Before the Deluge
- 2h 18min
Self-centered parents of the 50's targeted by drama in which teenagers panicking after burglary supposed to finance the run from the Third World War.Self-centered parents of the 50's targeted by drama in which teenagers panicking after burglary supposed to finance the run from the Third World War.Self-centered parents of the 50's targeted by drama in which teenagers panicking after burglary supposed to finance the run from the Third World War.
Who among us has not fantasised about escaping from grim reality to a tropical island paradise? The five adolescents in this decide to do just that but being short of funds they plan a burglary to finance the trip. What could be simpler? Needless to say everything goes horribly wrong.......... Former lawyer Andre Cayatte has never been one to shy away from contentious topics and here he has again collaborated on the script with Charles Spaak. Cayatte's searching camera means there is no hiding place for his characters and although the youths are on trial for murder it is their parents who are in the dock. Cayatte regards these parents as being equally culpable either through their blindness, neglect, possessiveness, prejudice or self-obsession.
One can be sure that Cayatte will always draw the very best from his cast and every performance is spot on. According to Marina Vlady this was a stressful film for her to make as she felt that her relative inexperience was a liability and that Cayatte had regretted hiring her. She comes through with flying colours however and having survived the nickname 'Miss Body 1960' went on to give some stunning performances. Ironically she was denied entry to the screening at Cannes as the film was considered unsuitable for those under 16!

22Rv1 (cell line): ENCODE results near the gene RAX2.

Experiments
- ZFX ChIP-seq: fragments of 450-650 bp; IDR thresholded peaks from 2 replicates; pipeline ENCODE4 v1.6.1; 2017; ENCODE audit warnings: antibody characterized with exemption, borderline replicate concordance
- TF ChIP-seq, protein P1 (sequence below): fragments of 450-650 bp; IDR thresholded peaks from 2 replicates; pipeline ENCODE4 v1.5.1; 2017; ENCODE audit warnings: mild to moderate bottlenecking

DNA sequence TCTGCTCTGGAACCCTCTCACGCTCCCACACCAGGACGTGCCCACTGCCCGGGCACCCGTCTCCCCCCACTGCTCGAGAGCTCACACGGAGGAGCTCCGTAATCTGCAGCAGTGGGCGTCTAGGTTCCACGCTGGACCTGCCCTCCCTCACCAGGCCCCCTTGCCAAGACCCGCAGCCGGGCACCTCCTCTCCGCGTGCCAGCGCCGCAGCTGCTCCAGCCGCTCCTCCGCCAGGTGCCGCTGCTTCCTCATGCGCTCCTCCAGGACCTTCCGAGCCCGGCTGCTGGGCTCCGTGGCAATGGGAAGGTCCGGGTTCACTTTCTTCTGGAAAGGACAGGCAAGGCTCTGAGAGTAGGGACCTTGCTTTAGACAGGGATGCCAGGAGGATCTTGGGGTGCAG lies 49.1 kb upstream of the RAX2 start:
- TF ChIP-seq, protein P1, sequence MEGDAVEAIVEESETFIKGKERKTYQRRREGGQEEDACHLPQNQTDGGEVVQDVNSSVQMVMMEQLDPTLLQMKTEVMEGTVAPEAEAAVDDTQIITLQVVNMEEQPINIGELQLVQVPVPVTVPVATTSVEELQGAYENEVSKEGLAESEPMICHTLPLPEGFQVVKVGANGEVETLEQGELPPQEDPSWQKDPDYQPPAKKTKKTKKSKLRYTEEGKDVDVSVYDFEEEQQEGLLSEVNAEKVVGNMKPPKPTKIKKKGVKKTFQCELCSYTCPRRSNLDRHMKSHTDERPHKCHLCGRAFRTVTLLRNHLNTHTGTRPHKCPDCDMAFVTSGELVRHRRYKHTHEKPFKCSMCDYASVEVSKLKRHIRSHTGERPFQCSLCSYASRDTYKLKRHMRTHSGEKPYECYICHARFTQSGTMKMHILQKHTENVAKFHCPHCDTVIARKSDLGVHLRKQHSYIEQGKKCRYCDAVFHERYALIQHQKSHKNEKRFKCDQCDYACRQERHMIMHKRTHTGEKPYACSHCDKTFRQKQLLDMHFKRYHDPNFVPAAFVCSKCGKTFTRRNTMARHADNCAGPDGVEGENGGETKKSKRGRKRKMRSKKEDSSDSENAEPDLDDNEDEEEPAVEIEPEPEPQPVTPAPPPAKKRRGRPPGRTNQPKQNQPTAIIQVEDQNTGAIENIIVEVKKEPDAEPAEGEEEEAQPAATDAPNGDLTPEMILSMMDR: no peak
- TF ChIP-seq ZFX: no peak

Representing the seniors are Bernard Blier, Isa Miranda, Paul Frankeur, Line Noro and Antoine Balpetre. The latter's character is virulently anti-Semitic which does not bode well for one of the youths whose name is Daniel Epstein!
This is one of Cayatte's longer films and although slowly paced with wordy exchanges and little camera movement it succeeds in holding one's attention.
Some reviewers at the time found it too dark and gloomy but it received the International Critics prize at Cannes and did very well commercially. Let us hope this caused Cayatte to feel that there is some justice after all!
- Oct 15, 2020